Initially, only the countries that were members of the European Union were involved in the project.  In the initial part of the Fauna Europaea project however, it was concluded that a stronger involvement of institutes and experts from Eastern Europe was desirable.  In the autumn of 2001, a call from the European Commission was published, which asked for proposals from ongoing projects to extend themselves to the then so-called NAS countries (Newly Associated States, and later known as the candidate and accession countries).  In February 2002 a Fauna Europaea proposal for such an extension was submitted to the EU. This proposal was accepted and in late 2002, the following countries joined the project (all of which are now EU Member States):

 

Bulgaria Czech Republic
Estonia Hungary
Latvia               Lithuania
Malta Poland
Romania Slovakia
Slovenia

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The scope of the extension was to find partner institutes (and experts in these institutes) that might contribute to the following tasks:

  1. To supply faunistic data on their countries and to support the validation process (checking European checklists with national lists)
  2. To contribute to data management and data mining
  3. To organise workshops and conferences

 

FEMI’s Role in the FaEu Project

The Faunistics and Ecology of the Maltese Islands (FEMI) research group at the Department of Biology of the University of Malta was the Malta FaEu project partner and coordinated compilation of data from Malta pertaining to databases as well as contributed original data and other information on the local non-marine fauna. In parallel, within the parameters of the FaEu project, FEMI sought to collaborate in this endeavour with all other local institutions and/or persons who have an interest in the cataloguing of local biodiversity.


The End-Users Forum

End-user requirements
The results of the FaEu project were intended to serve the expanded European Union at a wide level. For this reason, priority setting, product presentation and dissemination plans were discussed with potential end-users of the database. This was done at meetings (forums) with representative end-users, during which the end-user forum made recommendations concerning priority setting and the final data presentation, including linkages to other databases. Two such forums for end-users in EU member states were held up to June 2001. During these meetings, the desired format for the website was discussed following a questionnaire that had been disseminated within the EU member states.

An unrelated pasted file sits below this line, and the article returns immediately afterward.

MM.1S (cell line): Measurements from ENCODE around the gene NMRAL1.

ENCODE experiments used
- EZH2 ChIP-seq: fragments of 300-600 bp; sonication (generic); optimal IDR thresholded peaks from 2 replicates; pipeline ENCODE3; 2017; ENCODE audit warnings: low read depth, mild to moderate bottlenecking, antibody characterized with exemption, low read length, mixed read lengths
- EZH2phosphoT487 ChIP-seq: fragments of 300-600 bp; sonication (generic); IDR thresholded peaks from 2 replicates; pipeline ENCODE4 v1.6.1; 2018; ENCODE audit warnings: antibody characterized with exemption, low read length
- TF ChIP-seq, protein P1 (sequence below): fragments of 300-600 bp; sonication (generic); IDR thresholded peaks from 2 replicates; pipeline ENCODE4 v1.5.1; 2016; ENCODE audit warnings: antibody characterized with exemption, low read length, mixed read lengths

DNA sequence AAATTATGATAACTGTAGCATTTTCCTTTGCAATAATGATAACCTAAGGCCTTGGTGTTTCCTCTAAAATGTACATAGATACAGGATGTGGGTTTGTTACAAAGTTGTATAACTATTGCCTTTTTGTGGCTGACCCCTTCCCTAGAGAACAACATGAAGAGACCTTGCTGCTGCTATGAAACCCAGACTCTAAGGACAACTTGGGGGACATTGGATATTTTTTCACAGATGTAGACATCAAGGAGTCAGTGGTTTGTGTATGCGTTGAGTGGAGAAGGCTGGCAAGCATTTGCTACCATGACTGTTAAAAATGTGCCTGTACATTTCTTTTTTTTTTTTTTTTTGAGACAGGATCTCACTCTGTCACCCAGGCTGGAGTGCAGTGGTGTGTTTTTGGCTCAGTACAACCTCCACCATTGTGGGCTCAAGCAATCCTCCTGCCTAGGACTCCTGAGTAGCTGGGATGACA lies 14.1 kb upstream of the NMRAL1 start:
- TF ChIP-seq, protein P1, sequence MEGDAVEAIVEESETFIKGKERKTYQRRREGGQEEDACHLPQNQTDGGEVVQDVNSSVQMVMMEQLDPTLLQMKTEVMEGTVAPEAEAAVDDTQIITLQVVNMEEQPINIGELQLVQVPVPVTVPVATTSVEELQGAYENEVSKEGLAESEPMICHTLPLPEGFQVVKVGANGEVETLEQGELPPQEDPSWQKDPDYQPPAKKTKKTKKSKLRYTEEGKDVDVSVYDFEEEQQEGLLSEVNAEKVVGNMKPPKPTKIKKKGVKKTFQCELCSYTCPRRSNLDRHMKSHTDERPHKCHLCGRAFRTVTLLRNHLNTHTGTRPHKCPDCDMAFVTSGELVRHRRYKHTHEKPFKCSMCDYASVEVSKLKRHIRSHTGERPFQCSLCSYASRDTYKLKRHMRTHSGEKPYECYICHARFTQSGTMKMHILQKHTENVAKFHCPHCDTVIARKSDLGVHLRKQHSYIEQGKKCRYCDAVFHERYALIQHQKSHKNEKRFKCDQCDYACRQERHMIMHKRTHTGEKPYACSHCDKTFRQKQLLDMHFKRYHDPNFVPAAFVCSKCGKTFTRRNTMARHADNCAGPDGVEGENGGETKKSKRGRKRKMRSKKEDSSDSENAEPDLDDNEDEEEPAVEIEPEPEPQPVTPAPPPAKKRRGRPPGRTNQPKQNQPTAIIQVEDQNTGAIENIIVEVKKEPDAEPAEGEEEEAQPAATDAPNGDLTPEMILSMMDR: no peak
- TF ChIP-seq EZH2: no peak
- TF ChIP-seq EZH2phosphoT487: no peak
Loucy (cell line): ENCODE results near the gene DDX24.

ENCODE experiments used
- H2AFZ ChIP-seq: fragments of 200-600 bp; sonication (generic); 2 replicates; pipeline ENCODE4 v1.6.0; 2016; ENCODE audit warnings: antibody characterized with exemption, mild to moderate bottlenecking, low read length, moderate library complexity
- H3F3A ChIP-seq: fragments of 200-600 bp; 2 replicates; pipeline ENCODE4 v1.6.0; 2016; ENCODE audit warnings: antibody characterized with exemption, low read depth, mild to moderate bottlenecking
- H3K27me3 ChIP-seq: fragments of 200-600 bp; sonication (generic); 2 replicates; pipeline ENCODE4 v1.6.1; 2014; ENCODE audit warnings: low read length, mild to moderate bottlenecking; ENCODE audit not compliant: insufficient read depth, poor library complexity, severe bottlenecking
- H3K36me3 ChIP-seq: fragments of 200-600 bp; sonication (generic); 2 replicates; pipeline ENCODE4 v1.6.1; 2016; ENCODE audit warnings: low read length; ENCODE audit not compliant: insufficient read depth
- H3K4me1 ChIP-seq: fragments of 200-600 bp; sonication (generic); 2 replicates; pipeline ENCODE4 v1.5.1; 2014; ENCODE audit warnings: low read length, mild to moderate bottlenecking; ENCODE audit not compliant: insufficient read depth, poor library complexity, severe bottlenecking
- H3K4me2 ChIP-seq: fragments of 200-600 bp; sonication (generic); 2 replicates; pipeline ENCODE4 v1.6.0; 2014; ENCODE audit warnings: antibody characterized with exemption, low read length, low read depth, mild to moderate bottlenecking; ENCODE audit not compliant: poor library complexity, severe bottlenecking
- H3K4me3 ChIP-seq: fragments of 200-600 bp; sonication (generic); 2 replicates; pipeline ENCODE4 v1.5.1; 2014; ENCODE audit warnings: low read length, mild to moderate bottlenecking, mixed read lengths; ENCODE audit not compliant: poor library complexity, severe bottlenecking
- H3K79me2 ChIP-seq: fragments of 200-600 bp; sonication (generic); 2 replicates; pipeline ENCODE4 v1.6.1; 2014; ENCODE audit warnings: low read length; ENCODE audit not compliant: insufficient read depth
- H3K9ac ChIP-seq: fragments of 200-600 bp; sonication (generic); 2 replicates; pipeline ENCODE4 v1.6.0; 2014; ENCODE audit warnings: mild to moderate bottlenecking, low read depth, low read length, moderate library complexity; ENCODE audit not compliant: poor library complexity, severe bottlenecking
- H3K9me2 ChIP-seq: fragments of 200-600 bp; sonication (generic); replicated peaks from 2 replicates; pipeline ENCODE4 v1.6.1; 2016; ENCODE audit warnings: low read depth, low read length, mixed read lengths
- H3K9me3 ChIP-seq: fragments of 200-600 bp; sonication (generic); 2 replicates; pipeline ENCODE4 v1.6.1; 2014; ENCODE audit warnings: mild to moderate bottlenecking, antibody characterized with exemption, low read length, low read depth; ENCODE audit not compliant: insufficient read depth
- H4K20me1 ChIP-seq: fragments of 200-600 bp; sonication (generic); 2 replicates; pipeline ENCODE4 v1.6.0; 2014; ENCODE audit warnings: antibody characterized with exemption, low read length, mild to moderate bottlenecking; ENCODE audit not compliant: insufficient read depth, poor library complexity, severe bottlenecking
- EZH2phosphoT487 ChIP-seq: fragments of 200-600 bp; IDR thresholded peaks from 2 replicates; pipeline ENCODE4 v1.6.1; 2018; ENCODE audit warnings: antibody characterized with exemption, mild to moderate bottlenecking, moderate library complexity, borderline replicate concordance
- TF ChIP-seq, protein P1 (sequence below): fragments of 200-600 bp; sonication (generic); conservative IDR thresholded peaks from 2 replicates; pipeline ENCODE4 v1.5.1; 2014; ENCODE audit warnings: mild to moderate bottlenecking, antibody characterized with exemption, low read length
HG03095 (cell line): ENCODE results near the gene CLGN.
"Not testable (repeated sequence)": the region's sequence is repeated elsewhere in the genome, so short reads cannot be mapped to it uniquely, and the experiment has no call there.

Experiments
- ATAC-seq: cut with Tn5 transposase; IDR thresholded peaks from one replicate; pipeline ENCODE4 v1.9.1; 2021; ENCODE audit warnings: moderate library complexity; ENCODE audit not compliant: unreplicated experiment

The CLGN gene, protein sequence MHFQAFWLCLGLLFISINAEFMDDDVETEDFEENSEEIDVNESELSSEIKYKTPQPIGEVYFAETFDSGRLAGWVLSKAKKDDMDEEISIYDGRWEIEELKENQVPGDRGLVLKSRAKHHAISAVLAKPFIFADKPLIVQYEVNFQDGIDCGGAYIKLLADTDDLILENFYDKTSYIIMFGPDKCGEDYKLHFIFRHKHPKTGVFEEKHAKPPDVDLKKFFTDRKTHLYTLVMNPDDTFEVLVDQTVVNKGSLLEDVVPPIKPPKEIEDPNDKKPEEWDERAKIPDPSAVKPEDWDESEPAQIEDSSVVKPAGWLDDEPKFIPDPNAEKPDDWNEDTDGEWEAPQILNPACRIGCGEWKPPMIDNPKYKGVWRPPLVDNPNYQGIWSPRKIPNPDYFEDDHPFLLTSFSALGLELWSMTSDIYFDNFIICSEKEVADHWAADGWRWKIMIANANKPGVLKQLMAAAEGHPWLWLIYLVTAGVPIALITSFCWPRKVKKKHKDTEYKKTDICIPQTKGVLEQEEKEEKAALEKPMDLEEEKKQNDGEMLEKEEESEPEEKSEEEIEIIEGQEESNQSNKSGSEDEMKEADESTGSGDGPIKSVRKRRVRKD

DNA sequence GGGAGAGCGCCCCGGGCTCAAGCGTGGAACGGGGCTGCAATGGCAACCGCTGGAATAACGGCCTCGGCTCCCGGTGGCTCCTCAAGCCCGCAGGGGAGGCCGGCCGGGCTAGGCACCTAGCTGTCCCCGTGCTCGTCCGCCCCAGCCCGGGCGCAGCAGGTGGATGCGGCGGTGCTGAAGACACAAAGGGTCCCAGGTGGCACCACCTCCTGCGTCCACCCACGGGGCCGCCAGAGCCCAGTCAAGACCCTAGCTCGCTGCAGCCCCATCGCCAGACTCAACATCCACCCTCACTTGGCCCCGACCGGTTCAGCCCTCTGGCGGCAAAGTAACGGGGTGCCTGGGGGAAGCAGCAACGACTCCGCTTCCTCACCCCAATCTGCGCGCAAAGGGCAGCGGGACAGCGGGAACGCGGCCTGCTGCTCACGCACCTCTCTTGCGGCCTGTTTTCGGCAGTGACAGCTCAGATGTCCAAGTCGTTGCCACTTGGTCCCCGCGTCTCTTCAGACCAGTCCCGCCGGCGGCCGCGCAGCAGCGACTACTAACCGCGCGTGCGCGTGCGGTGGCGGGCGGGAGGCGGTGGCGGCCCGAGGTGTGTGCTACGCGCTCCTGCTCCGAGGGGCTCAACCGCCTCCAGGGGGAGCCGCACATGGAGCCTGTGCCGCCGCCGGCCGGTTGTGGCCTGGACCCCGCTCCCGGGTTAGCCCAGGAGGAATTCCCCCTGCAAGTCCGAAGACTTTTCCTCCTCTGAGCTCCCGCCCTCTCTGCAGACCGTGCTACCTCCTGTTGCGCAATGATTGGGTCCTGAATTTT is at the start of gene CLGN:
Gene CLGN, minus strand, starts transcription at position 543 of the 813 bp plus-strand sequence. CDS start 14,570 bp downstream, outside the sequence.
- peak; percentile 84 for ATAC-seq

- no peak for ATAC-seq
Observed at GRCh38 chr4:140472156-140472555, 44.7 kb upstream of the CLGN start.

NAS End-user requirements
When the project was extended to the Newly Associated States in 2002, it was found necessary to identify the expectations or specific requirements of these NAS countries (including Malta) for the final FaEu product.

As part of this work, FEMI was asked to disseminate a questionnaire to potential end-users in Malta and the other NAS countries (Bulgaria, Czech Republic, Estonia, Hungary, Latvia, Lithuania, Poland, Romania, Slovakia and Slovenia). This questionnaire was aimed at identifying the end-user requirements for NAS countries in order that the final FaEu product is adapted also for the needs of NAS users. After the collation and analysis of the questionnaire, a third meeting was held in March 2003 in Malta to assess the NAS end-user needs.


The National Networks

From the initiation of the project, one of the objectives was to set up national networks of taxonomists. The Fauna Europaea Country Networks are meant for taxonomists who accept to participate on an entirely voluntary basis in the project by providing faunistic and taxonomic data at the request of the designated taxonomists who are actually responsible for putting the database together. After setting up the country network, the names of the experts were distributed to the FaEu network such that interested members of the European network may contact them.

FEMI was asked to set up such a network of Maltese taxonomists. However, Malta is a special case in that there are very few professional taxonomists. Nonetheless, there are a number of ‘parataxonomists’ who, although not taxonomists, have an in-depth knowledge of particular taxonomic groups about which they are able to provide faunistic information if not taxonomic data. Thus, the Malta Network included both taxonomists and 'parataxonomists'.

The role of the members within the Maltese network (FaEu-Malta Network) was to point out omissions, errors and ambiguities, to respond to queries about their particular group, and to supply any useful information on a voluntary basis.  The members of the network participated in validating the taxonomic data for the Maltese Islands that has been incorporated in the first version of the database.  Members of the FaEu-Malta Network also validated new data that is being collected by FaEu specialist taxonomists so as to ensure that the database will continue to be actively updated with the most recently available and correct information.


Recent developments

Fauna Eurpaea is now being mangaged by the Society for the Management of Electronic Biodiversity Data, a non-profit organization aiming to make biodiversity data available for the benefit of science and environmental management through archiving of electronic biodiversity data and encouraging and facilitating data being given an 'added value' by being combined and linked with other data.


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Last Updated: 15 October 2010